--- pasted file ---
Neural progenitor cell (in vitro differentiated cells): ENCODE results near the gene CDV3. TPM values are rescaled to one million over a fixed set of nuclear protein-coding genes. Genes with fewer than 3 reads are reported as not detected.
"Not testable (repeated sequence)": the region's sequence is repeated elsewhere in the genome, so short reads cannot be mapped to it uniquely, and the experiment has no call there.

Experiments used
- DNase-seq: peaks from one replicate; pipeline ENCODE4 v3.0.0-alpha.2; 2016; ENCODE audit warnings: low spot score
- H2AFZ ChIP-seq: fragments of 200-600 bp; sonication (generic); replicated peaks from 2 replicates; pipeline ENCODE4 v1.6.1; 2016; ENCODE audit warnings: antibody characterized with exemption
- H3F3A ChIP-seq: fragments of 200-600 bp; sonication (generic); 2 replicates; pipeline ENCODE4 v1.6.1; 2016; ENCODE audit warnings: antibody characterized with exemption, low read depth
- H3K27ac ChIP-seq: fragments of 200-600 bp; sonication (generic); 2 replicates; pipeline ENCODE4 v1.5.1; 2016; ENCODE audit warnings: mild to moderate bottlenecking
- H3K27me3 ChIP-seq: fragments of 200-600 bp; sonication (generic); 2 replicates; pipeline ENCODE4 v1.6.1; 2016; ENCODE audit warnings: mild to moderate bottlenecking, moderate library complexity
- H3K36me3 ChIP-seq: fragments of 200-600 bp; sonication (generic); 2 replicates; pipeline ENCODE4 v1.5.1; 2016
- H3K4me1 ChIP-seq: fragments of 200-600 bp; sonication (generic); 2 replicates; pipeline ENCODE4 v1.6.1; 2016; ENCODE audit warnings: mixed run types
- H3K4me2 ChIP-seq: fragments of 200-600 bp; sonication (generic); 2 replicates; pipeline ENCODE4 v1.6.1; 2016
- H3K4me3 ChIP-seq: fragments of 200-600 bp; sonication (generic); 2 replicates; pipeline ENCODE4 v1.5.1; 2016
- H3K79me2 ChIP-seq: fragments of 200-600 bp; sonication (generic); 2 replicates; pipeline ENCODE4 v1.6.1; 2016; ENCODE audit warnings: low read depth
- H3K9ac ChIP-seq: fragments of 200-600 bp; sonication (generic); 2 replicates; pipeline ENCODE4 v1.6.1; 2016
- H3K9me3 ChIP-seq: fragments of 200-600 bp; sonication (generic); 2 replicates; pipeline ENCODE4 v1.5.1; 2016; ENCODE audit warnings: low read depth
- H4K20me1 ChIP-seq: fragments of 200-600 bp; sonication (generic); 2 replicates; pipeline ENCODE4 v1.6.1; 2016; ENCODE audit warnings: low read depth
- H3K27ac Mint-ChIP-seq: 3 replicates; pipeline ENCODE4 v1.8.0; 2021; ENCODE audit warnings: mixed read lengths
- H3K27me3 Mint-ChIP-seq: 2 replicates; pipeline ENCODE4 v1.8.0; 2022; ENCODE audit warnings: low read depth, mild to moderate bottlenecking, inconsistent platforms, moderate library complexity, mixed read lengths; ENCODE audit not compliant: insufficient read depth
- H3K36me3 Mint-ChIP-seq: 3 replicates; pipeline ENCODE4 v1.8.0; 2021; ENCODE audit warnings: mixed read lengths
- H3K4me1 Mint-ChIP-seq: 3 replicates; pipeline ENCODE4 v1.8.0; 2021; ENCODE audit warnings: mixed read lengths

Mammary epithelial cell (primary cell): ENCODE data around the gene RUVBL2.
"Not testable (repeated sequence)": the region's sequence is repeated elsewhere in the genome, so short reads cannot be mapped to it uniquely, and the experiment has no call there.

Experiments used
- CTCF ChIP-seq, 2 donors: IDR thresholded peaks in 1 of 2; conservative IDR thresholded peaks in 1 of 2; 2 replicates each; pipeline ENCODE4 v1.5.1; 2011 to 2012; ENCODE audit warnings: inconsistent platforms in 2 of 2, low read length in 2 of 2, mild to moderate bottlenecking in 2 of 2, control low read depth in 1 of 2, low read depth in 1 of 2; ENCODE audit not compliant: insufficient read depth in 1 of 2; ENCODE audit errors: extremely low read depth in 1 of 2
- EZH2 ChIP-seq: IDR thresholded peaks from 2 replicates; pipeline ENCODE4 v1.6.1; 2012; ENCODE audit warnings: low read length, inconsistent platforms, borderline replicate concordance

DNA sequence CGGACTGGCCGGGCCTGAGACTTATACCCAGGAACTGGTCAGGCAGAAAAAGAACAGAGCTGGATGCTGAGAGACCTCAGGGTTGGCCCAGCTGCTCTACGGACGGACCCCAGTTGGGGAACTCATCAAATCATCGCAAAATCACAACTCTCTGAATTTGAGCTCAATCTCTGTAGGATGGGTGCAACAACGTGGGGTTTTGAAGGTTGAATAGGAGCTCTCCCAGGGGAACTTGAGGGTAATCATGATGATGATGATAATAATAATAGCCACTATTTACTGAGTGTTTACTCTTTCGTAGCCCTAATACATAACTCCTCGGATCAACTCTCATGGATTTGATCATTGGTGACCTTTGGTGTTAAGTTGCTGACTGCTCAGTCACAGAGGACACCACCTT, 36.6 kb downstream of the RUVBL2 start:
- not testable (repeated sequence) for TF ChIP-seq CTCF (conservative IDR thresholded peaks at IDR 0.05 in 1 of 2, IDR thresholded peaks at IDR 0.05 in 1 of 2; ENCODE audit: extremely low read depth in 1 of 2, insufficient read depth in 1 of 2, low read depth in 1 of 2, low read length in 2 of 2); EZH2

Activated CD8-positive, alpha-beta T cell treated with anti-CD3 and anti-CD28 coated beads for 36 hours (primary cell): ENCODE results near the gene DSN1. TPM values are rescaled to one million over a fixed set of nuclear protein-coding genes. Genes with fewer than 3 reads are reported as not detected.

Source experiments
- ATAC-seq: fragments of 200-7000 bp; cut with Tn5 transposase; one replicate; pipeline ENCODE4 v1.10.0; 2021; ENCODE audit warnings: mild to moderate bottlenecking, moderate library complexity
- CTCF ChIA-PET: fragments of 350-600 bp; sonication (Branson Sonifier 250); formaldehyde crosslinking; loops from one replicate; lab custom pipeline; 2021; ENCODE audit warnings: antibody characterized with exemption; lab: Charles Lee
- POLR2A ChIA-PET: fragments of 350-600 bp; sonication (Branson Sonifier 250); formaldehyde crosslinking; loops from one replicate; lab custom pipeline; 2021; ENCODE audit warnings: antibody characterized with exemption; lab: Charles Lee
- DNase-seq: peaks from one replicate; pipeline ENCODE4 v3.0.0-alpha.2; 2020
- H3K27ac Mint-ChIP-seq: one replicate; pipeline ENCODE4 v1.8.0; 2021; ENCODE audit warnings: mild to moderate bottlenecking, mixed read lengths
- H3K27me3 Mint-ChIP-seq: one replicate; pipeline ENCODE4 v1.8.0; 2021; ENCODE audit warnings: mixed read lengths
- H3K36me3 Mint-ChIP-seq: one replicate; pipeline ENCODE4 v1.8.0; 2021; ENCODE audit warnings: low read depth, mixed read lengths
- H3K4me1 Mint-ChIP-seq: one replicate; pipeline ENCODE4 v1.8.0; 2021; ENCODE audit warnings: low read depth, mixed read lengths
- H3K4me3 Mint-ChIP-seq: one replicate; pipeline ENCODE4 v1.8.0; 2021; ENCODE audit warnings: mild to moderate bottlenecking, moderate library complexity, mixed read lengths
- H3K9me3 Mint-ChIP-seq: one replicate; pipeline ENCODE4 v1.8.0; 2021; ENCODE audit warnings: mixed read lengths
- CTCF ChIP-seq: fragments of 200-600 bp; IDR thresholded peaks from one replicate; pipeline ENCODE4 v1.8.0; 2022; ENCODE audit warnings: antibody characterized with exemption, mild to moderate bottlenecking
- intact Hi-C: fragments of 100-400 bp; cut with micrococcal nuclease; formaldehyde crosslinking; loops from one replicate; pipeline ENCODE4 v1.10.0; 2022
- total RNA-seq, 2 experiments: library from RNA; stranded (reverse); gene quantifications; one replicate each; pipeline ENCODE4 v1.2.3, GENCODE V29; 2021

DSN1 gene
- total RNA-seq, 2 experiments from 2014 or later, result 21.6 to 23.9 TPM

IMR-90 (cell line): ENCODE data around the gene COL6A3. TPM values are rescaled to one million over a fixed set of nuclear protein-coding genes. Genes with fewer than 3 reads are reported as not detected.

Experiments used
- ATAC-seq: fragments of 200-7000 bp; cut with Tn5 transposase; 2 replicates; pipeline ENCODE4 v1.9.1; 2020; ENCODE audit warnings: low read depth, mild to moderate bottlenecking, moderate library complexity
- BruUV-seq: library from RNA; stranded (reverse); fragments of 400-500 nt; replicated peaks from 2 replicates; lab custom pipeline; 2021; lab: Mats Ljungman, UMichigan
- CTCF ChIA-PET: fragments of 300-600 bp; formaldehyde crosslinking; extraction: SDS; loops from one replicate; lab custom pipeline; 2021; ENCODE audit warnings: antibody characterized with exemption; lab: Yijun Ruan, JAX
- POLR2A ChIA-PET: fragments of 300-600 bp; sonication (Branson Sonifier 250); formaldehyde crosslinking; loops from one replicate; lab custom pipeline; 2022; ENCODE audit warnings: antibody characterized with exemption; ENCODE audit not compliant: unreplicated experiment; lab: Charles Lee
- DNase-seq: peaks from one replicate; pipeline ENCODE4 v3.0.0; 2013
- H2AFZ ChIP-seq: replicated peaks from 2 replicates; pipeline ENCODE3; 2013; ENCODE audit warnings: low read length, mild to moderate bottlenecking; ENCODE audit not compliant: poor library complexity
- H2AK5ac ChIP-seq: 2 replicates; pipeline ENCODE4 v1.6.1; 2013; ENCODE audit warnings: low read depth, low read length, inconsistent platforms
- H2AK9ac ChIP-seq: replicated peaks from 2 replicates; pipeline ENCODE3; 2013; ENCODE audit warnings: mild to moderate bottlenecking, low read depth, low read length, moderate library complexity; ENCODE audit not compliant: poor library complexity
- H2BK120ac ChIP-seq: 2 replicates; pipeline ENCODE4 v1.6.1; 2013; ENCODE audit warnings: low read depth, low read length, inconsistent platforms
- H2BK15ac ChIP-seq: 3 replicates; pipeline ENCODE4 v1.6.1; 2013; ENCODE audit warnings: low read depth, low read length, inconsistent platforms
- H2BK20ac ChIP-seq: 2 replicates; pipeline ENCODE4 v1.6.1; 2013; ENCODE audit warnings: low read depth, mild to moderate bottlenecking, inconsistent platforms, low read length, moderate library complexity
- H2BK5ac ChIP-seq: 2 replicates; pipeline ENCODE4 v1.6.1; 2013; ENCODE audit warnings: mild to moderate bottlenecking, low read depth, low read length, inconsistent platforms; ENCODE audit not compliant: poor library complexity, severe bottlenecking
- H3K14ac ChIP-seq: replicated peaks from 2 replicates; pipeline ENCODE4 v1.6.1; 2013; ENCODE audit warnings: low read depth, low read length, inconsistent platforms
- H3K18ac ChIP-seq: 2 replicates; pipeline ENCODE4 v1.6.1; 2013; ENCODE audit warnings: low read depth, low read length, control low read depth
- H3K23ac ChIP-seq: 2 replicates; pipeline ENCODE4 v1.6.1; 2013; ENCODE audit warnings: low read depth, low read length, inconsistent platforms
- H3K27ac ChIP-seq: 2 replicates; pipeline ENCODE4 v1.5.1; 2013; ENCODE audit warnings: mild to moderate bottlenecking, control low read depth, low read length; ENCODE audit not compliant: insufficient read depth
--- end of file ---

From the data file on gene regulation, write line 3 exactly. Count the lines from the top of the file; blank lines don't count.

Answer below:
Experiments used